Unemployment rates vary widely across EU countries. While national institutions and policies explain much of the variation, cultural values, attitudes, and beliefs may also play a role. This column uses survey data from 26 EU countries to investigate the existence of culturally transmitted preferences for work. Country-specific preferences for work are found to have a positive effect on emigrants’ labour market outcomes, with those from countries with an above-average preference for work having higher employment rates abroad. Cultural preferences are significant enough that EU countries may never converge to the same employment rate.
Simone Moriconi, Giovanni Peri, Monday, October 19, 2015 - 00:00
CEP invites academics and practitioners to submit an extended abstract until August 15, 2015 to email@example.com. Further information is at the link below.
- Ejaz Ghani, Lead Economist at The World Bank
- Marion Jansen, Chief Economist at International Trade Centre
- Sebastien Miroudot, Trade Policy Analyst at the OECD Trade and Agriculture Directorate
- Sebastian Saez, Senior Trade Economist at The World Bank
- Pierre Sauvé, Director of External Programmes and Academic Partnerships at the WTI
- Johannes Schwarzer, Trade Policy Fellow at CEP
Ross Levine, Chen Lin, Thursday, July 2, 2015 - 00:00
Labour market regulations have important implications for both the incidence of cross-border acquisitions, and the outcomes for acquiring firms. This column explores how variations in labour regulations between countries affect cross-border acquisitions and subsequent firm performance. For a sample of 50 countries, firms are found to enjoy larger returns when they acquire a target in a country with weaker labour regulations than the acquirer’s home country.
Ejaz Ghani, William Kerr, Alex Segura, Tuesday, June 9, 2015 - 00:00
The vast informal sector in India affects everything from poverty to growth. This column presents new facts on how Indian job growth in manufacturing is concentrated in informal tradable industries, especially one-person establishments. These features are most closely linked to the urbanisation of informal Indian manufacturing, but subcontracting and rising female participation also appear to play noteworthy roles.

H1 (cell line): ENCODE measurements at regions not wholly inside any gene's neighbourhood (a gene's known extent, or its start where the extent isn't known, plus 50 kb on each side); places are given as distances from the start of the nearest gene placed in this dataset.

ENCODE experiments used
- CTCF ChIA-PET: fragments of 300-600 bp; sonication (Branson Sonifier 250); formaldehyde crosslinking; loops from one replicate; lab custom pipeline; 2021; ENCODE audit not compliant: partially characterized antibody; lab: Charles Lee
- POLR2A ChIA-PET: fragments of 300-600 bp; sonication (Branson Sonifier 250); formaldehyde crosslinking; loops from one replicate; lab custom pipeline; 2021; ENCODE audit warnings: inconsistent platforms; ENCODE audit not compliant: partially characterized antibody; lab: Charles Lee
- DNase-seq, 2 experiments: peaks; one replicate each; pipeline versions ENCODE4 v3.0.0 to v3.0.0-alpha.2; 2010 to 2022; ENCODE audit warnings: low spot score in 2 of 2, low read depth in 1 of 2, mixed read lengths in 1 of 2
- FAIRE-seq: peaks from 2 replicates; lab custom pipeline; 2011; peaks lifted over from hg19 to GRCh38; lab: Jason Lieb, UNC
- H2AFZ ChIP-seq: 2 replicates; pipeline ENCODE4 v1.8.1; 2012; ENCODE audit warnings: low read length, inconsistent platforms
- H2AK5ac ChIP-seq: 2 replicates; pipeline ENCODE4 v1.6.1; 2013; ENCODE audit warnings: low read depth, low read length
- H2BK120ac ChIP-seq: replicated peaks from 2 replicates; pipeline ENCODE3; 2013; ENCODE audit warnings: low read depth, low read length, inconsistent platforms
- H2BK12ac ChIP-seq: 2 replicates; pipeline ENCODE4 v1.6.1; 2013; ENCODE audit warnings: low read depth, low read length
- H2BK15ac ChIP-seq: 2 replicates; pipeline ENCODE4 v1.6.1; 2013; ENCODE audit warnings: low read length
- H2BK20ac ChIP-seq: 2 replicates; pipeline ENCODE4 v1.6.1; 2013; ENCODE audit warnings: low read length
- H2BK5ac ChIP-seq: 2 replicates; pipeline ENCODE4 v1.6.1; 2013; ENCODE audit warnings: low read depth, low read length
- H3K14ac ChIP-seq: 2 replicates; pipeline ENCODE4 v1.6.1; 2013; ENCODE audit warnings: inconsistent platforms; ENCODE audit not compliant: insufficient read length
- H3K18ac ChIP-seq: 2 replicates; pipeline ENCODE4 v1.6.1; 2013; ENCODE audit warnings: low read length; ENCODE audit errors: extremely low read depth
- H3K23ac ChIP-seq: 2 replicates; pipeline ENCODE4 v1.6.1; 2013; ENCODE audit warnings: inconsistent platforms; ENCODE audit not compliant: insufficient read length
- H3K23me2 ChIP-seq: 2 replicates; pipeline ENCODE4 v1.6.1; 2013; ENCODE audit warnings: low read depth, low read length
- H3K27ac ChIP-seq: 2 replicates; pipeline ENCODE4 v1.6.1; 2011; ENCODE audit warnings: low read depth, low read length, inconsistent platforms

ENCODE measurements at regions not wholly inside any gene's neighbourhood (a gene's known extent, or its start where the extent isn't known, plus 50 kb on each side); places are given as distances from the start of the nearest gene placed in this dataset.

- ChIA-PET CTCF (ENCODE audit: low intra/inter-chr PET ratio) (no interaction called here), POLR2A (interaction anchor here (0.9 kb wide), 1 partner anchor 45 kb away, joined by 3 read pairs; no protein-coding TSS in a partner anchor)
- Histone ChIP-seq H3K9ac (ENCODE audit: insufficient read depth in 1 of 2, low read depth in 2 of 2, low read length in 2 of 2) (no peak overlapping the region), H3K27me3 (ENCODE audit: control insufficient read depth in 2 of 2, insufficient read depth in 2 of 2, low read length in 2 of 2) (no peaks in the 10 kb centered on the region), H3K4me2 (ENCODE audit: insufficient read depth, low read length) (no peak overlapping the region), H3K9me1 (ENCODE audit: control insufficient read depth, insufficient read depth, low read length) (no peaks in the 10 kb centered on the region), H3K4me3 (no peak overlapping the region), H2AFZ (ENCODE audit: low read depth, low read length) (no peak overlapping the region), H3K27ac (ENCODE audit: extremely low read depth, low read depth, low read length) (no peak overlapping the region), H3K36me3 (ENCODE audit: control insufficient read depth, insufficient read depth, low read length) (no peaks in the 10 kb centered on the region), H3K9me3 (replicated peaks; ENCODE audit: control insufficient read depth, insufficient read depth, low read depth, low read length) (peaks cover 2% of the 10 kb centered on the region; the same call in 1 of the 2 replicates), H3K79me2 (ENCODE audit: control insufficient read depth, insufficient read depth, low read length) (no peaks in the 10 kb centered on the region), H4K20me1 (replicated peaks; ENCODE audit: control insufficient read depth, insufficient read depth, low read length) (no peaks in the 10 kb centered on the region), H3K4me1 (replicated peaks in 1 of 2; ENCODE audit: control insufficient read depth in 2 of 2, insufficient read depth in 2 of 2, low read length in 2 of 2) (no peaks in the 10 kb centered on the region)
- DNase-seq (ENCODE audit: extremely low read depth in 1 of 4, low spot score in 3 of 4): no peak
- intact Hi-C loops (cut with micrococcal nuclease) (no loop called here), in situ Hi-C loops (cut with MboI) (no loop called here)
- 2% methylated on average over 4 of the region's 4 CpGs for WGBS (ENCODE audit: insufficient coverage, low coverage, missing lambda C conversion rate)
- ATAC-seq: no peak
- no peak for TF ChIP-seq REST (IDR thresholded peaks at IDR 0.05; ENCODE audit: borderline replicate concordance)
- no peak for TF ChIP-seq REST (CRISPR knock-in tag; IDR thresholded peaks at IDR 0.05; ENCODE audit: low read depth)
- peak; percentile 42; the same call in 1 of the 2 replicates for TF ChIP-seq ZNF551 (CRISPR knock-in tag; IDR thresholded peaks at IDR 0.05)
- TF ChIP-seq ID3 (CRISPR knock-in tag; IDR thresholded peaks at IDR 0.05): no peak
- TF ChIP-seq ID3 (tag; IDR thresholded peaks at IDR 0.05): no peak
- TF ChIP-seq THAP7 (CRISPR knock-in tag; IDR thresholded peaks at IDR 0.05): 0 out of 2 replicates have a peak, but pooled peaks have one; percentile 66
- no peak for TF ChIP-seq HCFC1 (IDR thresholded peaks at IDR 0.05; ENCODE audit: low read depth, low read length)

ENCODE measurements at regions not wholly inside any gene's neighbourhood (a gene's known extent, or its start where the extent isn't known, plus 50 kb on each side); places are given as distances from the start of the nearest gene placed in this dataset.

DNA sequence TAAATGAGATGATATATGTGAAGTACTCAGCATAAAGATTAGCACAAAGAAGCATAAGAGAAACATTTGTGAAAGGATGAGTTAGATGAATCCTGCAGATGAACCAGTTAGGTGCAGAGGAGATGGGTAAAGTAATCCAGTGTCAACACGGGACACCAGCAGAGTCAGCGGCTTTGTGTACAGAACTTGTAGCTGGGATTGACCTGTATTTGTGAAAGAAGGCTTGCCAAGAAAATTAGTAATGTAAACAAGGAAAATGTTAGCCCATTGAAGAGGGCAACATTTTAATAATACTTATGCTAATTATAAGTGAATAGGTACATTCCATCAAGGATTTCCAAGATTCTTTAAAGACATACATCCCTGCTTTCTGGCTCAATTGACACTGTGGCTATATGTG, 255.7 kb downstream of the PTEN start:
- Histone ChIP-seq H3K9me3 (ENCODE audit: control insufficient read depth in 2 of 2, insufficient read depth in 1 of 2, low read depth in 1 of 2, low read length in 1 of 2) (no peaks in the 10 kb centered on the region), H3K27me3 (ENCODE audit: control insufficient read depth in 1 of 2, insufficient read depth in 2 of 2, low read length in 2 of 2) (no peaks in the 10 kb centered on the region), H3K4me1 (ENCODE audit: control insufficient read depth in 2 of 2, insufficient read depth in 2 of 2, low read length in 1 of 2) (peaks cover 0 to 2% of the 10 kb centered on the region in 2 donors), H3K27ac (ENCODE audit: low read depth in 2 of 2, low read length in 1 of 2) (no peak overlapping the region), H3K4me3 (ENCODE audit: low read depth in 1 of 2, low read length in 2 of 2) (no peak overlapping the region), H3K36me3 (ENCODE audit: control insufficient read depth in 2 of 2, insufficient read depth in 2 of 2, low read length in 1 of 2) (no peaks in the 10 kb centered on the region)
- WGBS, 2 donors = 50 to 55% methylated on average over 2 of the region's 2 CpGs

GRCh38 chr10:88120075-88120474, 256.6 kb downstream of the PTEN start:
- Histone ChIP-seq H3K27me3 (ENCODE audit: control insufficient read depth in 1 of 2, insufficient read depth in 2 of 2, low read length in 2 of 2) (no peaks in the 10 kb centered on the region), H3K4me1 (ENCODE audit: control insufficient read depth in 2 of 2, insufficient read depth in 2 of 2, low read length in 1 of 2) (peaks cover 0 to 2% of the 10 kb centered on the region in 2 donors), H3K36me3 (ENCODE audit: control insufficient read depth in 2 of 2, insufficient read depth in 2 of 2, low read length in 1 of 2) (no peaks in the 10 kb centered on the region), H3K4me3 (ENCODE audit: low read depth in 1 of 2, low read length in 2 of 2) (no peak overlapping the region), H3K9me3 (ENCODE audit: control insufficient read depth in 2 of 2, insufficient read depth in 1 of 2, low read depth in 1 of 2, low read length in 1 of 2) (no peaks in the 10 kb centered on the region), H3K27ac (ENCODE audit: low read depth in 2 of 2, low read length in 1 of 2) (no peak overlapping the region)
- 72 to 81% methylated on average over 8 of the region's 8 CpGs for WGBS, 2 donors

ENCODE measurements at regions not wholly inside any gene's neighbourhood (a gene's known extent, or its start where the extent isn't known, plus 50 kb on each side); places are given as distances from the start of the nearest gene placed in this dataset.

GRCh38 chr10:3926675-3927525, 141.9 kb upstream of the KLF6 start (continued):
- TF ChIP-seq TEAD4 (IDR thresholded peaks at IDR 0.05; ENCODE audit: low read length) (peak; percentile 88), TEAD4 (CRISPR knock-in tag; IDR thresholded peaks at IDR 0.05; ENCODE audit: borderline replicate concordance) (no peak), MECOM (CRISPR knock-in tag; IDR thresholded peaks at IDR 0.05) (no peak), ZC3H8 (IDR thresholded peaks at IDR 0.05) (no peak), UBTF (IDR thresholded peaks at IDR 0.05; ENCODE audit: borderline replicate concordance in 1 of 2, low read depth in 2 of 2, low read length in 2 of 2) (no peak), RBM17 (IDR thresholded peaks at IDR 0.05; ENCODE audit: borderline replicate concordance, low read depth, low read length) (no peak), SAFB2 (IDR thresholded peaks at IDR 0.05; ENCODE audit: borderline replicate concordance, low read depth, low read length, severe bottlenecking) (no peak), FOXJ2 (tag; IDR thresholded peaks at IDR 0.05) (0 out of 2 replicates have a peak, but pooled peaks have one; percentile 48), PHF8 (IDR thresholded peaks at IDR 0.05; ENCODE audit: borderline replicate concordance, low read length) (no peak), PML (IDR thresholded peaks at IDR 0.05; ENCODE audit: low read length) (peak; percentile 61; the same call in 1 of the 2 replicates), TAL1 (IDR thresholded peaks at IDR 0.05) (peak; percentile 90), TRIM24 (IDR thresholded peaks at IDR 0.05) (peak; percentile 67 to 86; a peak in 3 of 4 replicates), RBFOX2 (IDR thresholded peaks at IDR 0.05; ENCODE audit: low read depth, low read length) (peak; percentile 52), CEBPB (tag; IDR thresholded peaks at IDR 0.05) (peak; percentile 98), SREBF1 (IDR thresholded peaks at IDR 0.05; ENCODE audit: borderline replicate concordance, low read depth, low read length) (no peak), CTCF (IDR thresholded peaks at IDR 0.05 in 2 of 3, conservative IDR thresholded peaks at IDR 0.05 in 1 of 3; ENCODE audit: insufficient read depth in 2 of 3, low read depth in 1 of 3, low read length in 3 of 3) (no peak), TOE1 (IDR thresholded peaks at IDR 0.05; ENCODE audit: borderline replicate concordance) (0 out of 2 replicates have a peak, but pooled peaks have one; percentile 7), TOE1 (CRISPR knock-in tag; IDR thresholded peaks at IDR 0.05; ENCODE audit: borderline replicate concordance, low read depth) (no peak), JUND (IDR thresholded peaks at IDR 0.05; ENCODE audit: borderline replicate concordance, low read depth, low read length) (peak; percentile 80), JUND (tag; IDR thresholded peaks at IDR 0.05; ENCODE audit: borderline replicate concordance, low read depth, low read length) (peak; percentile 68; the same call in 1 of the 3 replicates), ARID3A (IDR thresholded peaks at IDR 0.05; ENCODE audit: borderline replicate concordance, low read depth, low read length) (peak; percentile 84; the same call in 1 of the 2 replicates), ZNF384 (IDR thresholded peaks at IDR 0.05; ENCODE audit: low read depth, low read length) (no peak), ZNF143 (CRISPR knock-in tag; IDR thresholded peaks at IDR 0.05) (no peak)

Jan van Ours, Friday, February 27, 2015 - 00:00
John Mondragon, Sunday, January 11, 2015 - 00:00
Theodore H. Moran, Lindsay Oldenski, Saturday, August 9, 2014 - 00:00
There is indisputable evidence that manufacturing employment as a share of total employment in the US has been declining. This column argues that focusing on employment masks important signs of growth of the manufacturing sector. Using most up-to-date data, the authors reason that the US manufacturing base is growing larger, more productive and competitive. The expansion of operations abroad by US manufacturing multinationals leads to particularly strong increases in economic activity – including creation of greater numbers of high-paying manufacturing jobs – by those same firms in the US domestic economy.
Alex Edmans, Friday, July 25, 2014 - 00:00
Happy workers might well be more productive than unhappy ones, but high worker satisfaction could also be a sign that workers are overpaid or underworked. This column examines the link between worker satisfaction and future stock returns in 14 countries. In most but not all countries, employee satisfaction is associated with higher future stock returns. Abnormal returns to companies with high worker satisfaction are significantly increasing in the flexibility of their countries’ labour markets.
Maria Bas, Vanessa Strauss-Kahn, Monday, July 14, 2014 - 00:00
The rise of trade in intermediate inputs is well documented, but its role in shaping domestic economies is not yet completely understood. This column presents evidence from French firms on the effects of importing intermediate inputs. Firms importing more varieties of intermediate inputs increased their productivity and exported more varieties. Foreign inputs from the most advanced economies have the strongest effect on firm productivity, but imported inputs from all countries help raise the number of export varieties.
Chiara Criscuolo, Peter N. Gal, Carlo Menon, Monday, May 26, 2014 - 00:00
Young firms are known to play a central role in job creation. This column presents the results of a new OECD project on the dynamics of employment (DynEmp) based on an innovative methodology using firm-level data. It confirms that young firms play a central role in creating jobs, and in enhancing growth and innovation. Public policies can help by enabling firms to experiment, and by fostering the reallocation of resources towards the most productive firms. Structural reforms to product, labour, and capital markets, as well as bankruptcy laws that do not overly penalise failure, are particularly relevant.